Since the negative lens 90a is held by the frame 92, and the positive lens 91b is held by the frame 93, although the frames 92 and 93 move in opposite directions, compensation is made in the same direction, and the direction where compensation is made is a direction parallel to the plane including the optical axes of the lenses 90a and 91b and perpendicular to the optical axes of the lenses 90a and 91b. Further, amounts of compensation made by lenses 90a and 91b, when moved by the same amount, are the same.

Between the objective lenses 71 and 72 and the erecting optical systems 73 and 74, reversed images Ia and Ib are formed. Accordingly, by the compensation mechanism 77, the hand vibration in the right/left direction can be compensated.

At the position where the compensation mechanism 87 is provided, the images Ic and Id have been rotated in the same direction by 90 degrees with respect to the images Ia and Ib. Therefore, the direction of movement of the lenses 91a and 92b coincides with the up/down direction of the images Ic and Id. Therefore, by controlling the motor 89 in accordance with the signal indicative of the hand vibration in the up/down direction, trembling of the images due to the hand-vibration in the up/down direction can be compensated.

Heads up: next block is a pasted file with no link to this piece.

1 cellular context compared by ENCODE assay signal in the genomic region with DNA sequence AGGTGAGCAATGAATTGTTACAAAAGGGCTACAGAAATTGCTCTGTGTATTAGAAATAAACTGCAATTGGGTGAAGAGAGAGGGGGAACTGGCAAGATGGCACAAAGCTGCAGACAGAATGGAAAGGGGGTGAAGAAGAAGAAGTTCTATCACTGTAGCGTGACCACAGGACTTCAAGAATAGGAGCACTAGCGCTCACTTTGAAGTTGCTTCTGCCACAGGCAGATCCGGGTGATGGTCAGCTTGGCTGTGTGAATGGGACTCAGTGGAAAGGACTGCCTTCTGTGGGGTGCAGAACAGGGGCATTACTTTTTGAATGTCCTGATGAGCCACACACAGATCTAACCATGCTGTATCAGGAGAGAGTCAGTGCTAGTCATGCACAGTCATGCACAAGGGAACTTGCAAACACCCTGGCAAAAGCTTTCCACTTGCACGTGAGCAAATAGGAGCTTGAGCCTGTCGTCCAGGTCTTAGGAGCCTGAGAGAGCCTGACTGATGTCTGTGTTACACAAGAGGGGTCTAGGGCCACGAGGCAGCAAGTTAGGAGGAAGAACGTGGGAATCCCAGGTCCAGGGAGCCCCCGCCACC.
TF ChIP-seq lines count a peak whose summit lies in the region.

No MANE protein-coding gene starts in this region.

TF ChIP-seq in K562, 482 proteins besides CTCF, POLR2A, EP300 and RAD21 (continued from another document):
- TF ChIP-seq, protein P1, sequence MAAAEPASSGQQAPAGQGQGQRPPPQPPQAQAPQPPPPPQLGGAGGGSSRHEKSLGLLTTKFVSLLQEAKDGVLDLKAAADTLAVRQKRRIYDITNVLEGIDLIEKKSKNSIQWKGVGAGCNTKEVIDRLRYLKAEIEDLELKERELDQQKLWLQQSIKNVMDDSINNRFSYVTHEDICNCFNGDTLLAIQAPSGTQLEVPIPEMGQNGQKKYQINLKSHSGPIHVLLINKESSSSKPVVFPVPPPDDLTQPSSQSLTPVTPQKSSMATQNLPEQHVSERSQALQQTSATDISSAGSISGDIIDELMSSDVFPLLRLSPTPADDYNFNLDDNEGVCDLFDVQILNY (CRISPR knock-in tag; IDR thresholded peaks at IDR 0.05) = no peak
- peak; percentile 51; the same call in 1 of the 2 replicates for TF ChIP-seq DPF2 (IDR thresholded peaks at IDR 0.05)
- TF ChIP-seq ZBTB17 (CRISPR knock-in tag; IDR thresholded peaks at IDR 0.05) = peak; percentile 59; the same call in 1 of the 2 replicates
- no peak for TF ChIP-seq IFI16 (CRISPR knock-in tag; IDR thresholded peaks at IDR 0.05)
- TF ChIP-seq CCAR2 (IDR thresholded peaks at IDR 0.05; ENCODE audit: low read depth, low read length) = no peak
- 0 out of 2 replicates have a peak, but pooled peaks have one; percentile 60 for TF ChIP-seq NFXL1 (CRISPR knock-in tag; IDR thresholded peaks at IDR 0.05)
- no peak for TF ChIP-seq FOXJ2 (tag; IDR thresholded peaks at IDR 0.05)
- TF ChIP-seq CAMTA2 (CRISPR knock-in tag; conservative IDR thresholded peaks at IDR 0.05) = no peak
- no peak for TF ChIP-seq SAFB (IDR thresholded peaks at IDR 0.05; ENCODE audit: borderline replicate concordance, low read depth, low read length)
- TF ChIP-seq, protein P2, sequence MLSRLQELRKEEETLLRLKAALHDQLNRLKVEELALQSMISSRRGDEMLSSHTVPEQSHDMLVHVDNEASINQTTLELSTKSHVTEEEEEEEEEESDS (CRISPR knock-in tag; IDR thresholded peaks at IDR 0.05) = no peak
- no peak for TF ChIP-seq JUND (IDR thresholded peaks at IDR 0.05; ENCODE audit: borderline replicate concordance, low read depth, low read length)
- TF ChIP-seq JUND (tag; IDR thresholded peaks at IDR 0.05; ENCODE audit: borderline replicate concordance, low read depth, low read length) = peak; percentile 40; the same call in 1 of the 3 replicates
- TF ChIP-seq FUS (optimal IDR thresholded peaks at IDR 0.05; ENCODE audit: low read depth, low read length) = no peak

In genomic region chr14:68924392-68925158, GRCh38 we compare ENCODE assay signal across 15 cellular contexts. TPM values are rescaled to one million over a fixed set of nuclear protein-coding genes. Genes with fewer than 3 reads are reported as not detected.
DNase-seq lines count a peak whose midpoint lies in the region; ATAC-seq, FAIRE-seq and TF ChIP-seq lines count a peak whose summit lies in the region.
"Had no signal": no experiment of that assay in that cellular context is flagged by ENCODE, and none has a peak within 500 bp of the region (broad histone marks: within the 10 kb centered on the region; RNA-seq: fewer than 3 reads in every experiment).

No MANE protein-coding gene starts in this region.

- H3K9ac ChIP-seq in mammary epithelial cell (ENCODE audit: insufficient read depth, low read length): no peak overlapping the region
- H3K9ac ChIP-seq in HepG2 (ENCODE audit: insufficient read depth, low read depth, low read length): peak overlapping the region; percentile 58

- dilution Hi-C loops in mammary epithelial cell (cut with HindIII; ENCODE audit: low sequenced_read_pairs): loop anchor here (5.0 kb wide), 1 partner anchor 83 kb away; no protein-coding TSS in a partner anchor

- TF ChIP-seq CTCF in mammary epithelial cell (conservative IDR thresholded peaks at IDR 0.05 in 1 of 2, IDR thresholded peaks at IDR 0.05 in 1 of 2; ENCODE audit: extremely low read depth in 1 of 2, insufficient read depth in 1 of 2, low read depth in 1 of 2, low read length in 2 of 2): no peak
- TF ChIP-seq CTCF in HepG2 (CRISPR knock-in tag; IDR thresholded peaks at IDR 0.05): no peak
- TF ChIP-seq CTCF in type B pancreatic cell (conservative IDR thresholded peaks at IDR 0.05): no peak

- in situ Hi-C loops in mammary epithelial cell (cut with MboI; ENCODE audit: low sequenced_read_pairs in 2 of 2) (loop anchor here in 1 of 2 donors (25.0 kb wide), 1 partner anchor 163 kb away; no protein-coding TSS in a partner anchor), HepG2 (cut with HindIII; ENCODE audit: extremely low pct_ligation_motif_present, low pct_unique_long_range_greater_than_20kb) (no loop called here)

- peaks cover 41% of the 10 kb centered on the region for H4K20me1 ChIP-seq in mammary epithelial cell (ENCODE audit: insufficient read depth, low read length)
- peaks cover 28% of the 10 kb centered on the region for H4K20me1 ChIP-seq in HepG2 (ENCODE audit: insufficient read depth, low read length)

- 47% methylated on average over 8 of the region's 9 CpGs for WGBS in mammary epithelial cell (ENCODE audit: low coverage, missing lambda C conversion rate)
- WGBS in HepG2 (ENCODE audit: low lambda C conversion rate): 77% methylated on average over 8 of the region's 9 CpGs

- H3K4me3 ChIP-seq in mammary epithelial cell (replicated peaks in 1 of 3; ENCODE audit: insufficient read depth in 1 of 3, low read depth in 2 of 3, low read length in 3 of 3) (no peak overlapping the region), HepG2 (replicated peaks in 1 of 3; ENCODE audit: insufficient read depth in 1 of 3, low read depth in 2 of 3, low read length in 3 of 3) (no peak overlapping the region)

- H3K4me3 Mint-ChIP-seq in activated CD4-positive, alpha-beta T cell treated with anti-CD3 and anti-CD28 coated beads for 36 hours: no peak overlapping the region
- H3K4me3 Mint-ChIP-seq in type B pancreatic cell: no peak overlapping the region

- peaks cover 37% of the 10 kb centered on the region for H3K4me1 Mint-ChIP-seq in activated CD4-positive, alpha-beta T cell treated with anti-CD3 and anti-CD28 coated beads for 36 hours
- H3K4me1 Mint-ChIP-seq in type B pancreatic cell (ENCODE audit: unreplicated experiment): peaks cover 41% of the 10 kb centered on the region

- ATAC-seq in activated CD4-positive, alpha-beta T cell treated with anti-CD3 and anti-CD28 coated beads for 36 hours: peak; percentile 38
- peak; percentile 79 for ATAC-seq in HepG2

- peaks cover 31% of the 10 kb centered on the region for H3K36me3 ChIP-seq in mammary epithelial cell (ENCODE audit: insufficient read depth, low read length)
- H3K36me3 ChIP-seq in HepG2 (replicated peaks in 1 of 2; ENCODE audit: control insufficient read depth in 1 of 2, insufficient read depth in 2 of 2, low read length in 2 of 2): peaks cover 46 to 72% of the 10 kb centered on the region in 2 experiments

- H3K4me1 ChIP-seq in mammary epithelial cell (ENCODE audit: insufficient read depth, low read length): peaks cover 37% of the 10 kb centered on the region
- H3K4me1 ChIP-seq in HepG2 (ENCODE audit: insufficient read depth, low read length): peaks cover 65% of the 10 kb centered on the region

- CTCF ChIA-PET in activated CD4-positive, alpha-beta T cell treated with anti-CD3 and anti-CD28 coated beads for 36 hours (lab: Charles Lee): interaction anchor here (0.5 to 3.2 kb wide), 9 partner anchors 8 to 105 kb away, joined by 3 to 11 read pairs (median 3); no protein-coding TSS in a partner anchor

It should be noted that the compensation mechanism shown in FIG. 9 may be modified and used instead of the compensation mechanism 77.

Fifth Embodiment

FIG. 14 is a perspective view of the optical system of a binocular 5000 according to a fifth embodiment of the invention.

The optical system shown in FIG. 14 is substantially the same as that in the fourth embodiment except the right/left compensation mechanisms.

As shown in FIG. 14, the binocular according to the fifth embodiment includes right and left objective lenses 101 and 102, right and left erecting optical systems 103 and 104, and right and left eyepiece optical systems 105 and 106.

The erecting optical system 103, which is a type II Porro prism, for right eye is divided into first and second sub prisms 103a and 103b; and the erecting optical system 104, which is also the type II Porro prism, for left eye is also divided into first and second sub prisms 104a and 104b.